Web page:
Gaechinger Cantorey brings a new name and spellbinding sound to Disney Hall

The name Gaechinger Cantorey might strike Baroque music enthusiasts as a typo. In fact, as of this season, it is the new spelling of Gaechinger Kantorei, the pioneering choral group founded by Helmuth Rilling in 1954 near the beginning of the post-World War II baroque boom and led since 2013 by Hans-Christoph Rademann.

Because of a reorganization under the umbrella of the Internationale Bachakademie Stuttgart, the name Gaechinger Cantorey now includes both the choir and what’s billed as a “newly formed” Baroque orchestra. They came to Walt Disney Concert Hall on Tuesday night to perform J.S. Bach’s Mass in B Minor, itself a compendium of pieces that Bach put together over a long span near the end of his life. (Gaechinger Cantorey then played Segerstrom Center for the Arts on Wednesday.)

But really, it doesn’t matter how you spell it or how the groups are packaged. This performance was, more often than not, a spellbinder.

For a piece now considered to be a summation of a lifetime of contrapuntal mastery and spiritual depth, it is astonishing to realize that Bach probably never had any intention of having it performed. Not until the middle of the 19th century did it get an entire hearing at a concert. Moreover, it is a mashup of styles and instrumental and vocal configurations that somehow comes together as a unified, if lengthy, whole.

Rademann — who led with vigorous gestures, almost levitating from the podium in a few energized passages — figured out ways to make the Mass flow with even greater unity and force. One key passage was after the transition between the last two numbers of the Gloria, which the choir just ripped into with gusto and thrilling contrapuntal singing. Here, the score suggests such a seamless segue, and Rademann did it again just before the end of the Credo, the choir exploding with joy after wallowing in the depths.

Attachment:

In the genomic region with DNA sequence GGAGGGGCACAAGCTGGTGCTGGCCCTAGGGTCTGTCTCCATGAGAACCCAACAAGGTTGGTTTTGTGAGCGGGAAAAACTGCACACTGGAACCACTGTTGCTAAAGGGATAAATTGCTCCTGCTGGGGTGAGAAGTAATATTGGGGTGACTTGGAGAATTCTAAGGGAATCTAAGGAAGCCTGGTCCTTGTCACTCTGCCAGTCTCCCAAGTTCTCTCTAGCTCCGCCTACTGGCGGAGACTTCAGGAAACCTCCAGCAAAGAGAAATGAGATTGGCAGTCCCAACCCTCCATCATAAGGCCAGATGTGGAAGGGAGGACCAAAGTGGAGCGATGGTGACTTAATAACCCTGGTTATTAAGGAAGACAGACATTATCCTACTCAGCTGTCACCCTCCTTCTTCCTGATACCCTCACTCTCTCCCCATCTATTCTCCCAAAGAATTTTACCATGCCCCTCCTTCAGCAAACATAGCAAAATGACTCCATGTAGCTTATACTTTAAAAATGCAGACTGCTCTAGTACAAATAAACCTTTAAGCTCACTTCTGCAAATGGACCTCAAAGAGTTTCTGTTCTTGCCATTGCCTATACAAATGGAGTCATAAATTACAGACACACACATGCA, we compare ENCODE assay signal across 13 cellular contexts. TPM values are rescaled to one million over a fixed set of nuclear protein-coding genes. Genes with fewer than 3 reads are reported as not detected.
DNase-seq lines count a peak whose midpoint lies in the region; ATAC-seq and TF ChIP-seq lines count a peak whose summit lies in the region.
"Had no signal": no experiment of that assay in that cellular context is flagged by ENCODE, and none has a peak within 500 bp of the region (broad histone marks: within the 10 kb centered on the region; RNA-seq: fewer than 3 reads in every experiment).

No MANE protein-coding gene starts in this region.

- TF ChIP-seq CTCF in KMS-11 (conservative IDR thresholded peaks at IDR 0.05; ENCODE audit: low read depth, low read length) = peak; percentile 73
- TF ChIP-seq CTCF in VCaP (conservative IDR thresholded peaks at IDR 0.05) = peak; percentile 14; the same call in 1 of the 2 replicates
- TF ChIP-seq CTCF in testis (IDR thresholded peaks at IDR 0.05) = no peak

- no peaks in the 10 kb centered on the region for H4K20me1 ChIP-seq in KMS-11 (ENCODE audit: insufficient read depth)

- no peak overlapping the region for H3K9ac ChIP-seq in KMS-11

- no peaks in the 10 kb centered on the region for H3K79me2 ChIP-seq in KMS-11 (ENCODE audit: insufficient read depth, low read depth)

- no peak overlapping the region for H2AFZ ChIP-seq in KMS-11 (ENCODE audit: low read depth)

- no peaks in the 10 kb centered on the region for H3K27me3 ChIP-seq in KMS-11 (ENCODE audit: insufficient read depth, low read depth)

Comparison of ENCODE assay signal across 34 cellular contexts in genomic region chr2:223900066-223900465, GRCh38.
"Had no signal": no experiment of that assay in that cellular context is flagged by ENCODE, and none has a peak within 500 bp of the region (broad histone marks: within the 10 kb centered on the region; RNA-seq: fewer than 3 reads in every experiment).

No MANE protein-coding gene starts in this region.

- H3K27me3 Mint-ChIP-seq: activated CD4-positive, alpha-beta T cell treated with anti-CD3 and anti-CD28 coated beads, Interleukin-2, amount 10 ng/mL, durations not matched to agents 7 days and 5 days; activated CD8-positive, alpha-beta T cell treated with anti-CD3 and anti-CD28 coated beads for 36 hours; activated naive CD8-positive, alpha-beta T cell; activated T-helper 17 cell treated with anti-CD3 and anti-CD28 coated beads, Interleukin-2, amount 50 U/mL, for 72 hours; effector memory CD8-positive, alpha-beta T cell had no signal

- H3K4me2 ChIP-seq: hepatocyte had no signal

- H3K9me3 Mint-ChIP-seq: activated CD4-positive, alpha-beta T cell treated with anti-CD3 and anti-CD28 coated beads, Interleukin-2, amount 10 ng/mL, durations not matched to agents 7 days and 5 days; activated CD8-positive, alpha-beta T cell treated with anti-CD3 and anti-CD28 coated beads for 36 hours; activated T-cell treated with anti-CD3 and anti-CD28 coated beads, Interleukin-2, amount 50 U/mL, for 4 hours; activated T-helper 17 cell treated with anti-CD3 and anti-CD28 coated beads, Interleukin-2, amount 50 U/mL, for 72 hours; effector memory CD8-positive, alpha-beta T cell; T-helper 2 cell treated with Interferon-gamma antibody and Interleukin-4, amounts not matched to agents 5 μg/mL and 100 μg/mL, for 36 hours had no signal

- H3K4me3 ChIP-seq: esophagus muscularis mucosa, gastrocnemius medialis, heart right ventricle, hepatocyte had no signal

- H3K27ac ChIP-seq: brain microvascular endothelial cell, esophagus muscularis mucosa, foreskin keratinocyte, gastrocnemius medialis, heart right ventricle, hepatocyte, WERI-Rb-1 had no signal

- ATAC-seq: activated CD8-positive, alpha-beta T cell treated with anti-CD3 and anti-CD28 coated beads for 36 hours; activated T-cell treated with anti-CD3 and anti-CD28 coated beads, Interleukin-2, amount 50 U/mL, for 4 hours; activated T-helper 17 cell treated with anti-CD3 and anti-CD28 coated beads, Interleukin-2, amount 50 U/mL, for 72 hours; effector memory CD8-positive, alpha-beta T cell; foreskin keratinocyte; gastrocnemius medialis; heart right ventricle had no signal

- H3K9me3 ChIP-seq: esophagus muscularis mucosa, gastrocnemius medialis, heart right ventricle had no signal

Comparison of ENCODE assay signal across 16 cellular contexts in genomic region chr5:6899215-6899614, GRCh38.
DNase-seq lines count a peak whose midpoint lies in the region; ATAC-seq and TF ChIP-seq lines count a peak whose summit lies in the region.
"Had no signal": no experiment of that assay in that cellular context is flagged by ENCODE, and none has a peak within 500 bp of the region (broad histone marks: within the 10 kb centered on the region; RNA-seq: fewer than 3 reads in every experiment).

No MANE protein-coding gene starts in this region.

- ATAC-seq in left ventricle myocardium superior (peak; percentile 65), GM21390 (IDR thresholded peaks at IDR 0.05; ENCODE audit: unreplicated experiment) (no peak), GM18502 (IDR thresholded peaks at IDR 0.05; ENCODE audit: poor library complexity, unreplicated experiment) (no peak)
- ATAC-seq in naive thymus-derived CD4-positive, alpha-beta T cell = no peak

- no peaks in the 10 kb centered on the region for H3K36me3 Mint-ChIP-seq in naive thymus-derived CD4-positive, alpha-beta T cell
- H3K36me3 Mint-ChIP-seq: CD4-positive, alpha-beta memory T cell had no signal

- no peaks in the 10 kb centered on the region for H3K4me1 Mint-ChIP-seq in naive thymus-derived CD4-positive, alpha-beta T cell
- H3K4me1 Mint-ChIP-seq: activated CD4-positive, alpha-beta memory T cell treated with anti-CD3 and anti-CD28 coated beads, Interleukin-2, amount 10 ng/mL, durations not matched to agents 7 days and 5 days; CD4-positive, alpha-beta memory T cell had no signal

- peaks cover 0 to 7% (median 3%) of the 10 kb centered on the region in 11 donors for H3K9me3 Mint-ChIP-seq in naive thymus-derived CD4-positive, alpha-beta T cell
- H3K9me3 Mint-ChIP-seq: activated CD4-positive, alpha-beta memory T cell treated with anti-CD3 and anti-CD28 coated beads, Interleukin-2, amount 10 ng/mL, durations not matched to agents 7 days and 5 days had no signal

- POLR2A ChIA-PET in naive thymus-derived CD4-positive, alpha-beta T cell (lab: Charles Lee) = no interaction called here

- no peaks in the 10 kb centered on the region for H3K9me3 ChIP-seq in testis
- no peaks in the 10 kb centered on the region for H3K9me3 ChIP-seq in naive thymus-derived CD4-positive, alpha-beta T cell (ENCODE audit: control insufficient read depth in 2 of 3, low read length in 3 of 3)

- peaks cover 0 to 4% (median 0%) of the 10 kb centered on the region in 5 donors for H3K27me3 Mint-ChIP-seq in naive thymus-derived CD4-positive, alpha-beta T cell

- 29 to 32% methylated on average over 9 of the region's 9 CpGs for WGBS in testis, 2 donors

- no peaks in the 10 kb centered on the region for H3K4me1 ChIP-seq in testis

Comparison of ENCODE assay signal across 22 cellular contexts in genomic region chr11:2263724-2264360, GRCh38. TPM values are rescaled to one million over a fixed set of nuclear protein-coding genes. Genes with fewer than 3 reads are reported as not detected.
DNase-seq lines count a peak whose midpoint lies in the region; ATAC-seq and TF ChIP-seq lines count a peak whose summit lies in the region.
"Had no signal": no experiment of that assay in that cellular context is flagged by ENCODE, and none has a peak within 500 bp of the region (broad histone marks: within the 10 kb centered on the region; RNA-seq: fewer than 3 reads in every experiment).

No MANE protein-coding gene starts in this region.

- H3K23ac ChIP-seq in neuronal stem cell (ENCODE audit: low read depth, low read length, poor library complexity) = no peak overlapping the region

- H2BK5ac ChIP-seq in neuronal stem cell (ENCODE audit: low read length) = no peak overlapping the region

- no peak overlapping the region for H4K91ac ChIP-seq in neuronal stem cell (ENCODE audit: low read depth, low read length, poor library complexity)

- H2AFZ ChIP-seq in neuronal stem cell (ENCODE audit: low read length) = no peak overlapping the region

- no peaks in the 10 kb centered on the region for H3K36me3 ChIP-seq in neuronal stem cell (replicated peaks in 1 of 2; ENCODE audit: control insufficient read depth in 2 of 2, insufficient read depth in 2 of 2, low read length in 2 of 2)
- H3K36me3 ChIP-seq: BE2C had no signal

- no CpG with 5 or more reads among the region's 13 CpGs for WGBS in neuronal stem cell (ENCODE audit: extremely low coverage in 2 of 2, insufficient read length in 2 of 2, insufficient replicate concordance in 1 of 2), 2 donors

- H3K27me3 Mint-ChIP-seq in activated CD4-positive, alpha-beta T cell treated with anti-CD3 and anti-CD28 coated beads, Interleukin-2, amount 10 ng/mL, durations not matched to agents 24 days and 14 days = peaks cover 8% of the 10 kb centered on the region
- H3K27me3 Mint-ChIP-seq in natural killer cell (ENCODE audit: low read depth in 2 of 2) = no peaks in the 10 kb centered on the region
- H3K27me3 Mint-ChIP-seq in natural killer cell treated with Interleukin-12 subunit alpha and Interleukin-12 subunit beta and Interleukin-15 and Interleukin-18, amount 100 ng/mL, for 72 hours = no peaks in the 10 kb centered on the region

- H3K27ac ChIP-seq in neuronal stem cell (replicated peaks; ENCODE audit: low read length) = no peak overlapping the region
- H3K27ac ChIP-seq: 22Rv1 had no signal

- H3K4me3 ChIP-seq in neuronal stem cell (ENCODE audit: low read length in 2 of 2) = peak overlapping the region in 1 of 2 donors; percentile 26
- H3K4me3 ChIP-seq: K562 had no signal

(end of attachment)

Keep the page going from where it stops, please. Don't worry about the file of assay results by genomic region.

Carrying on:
It was the sky-high quality and responsiveness of the 31-voice Gaechinger Cantorey choir that made this performance soar, more so than the serviceable period-instrument orchestra. The rich choral sound was staggeringly clear in the Disney Hall acoustics, the counterpoint there for all to hear, and you could sense the performance taking on added verve and rhythmic definition whenever the choir came in over the instruments. The wind and brass soloists in the orchestra, though, were of good quality, and in the case of Ulrich Hübner — who negotiated a difficult solo in the Gloria on a valveless natural horn — heroic.

The most pleasing among the vocal soloists was the richly upholstered voice of mezzo-soprano of Roxana Constantinescu, who also blended well with soprano Regula Mühlemann. There were two contrasting tenors on hand — Jakob Pilgram for the duet with Mühlemann in the Gloria and the far more plaintive Benedikt Kristjánsson in the Benedictus (yet another Icelandic visitor to Disney Hall one day after the Reykjavik Festival closed). Veteran baritone Peter Harvey, who sang in the B-Minor Mass at the Carmel Bach Festival last July, had some trouble in the lower range of his solo spot in the Gloria but made a mellifluous showing in the Credo.

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